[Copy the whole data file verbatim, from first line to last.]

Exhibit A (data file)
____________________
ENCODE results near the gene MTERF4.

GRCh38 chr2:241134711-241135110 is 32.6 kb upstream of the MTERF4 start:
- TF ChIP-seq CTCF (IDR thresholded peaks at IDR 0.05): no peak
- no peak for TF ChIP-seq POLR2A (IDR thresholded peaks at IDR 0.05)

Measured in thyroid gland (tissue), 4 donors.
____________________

ENCODE results near the gene MTERF4.

GRCh38 chr2:241134711-241135110 is 32.6 kb upstream of the MTERF4 start:
- TF ChIP-seq CTCF (IDR thresholded peaks at IDR 0.05): no peak
- no peak for TF ChIP-seq POLR2A (IDR thresholded peaks at IDR 0.05)

Measured in thyroid gland (tissue), 4 donors.